The Rich (ba-dum bum) History of Cheesecake

I think that pun occurs in every article on cheesecake history ever written. And boy, have there ever been a lot of them. I think of cheesecake history as a sort of bottomless pit, one that will take you as deep into the history of food as you care to go, according to your definition of what a cheesecake actually is.

So where to start? Well, if by “cheesecake” you mean a quantity of soft cheese that’s been sweetened, then you could conceivable argue that cheesecake goes back 10,000 years, to the time when sheep were first domesticated and when, some historians think, humans first stumbled upon the curd-creating abilities of rennet. Take a soft, fresh sheep’s milk cheese, add a little honey and — at least according to some definitions — you’ve got cheesecake.

If that’s too loose a definition for you, then you just start moving forward on the food history timeline until you find something that appeals to you. Start with ancient Greece. There you’ll find a beaten concoction of cheese, honey and wheat flour that was supposedly served to contenders at the first Olympic Games in 776 BC. Still not “cheesecake” enough for you? Then scoot ahead another five centuries or so to ancient Rome where sweetened and bay-leaf perfumed mounds of cheese called libum were served, as well as a dish unappetizingly known as placenta, a pre-baked round of bread upon which sweetened soft cheese was mounded.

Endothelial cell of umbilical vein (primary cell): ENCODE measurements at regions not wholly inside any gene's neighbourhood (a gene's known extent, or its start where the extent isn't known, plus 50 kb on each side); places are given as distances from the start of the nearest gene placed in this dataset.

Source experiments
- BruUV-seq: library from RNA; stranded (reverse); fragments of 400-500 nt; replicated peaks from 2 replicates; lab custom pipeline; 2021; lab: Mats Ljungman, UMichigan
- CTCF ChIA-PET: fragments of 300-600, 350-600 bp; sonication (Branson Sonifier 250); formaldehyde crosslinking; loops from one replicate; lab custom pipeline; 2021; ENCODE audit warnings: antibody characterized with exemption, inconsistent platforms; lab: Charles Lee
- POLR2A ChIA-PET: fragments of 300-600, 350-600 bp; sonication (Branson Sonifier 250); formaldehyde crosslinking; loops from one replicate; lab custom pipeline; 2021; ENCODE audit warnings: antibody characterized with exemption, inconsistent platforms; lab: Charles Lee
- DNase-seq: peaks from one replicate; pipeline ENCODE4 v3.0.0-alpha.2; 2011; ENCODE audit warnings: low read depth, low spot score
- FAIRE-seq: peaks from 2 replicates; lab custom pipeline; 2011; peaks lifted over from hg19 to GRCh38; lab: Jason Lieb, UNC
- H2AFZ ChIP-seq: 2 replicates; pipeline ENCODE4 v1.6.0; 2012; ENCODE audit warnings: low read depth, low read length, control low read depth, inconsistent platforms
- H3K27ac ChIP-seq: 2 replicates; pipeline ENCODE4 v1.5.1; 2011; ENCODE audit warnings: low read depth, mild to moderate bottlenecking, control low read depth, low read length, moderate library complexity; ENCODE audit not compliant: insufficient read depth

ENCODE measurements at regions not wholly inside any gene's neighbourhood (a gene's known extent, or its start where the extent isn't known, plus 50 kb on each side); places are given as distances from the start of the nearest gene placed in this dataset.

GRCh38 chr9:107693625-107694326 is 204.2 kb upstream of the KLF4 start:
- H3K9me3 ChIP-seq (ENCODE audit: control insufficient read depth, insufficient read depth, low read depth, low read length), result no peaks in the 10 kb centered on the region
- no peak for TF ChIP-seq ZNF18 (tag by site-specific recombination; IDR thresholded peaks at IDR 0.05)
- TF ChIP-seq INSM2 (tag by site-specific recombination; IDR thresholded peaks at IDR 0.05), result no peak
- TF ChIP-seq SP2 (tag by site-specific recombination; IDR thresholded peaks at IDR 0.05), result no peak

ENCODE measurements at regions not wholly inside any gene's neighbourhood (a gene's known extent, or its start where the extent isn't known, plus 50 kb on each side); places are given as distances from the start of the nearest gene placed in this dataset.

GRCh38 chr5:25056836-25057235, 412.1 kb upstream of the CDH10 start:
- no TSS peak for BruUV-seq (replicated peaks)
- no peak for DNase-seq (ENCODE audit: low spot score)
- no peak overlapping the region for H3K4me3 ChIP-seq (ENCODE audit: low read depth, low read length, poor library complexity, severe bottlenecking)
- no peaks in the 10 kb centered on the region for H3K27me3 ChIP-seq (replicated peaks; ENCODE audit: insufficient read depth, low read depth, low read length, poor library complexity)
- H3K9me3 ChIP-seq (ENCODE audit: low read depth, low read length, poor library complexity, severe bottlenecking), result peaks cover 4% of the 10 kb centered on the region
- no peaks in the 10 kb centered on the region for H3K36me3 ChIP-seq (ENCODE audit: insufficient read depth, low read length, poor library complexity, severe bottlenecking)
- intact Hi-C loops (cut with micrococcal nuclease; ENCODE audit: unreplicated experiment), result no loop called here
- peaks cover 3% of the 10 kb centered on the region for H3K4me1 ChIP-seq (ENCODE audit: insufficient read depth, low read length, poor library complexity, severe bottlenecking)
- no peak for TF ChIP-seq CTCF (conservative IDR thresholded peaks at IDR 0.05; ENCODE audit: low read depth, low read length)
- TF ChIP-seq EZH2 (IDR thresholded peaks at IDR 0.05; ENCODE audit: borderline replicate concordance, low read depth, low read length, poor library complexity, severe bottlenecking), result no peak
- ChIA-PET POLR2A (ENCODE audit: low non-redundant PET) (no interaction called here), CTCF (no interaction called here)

Now me, I don’t think any of those really qualify as cheesecake any more than a round, flat piece of bread with oil on it qualifies as pizza. Cheesecake in my book is a custard. For those we have to fast forward a thousand years or so to the Middle Ages, the days when custards like flan were all the rage in the court kitchens of Europe (similar dishes were also being served in Asia around that time). No one knows exactly when soft cheeses entered into the custard mix, but it’s probably safe to say that by the time of the Renaissance, people in Europe had the concept of sweet cheese custards pretty well nailed down. These rich but still rather knobbly and curdy concoctions are probably the earliest dishes that qualify as cheesecakes, at least in the Joe universe. Published recipes for them started cropping up in cookbooks in the 1600’s.

Still, it took the invention of cream cheese proper before cheesecakes anything like the ones we know today to hit the scene. That happened in the late 1800’s in — can you guess where? — New York state. But more on that a bit later.

Leave a Reply

Your email address will not be published. Required fields are marked *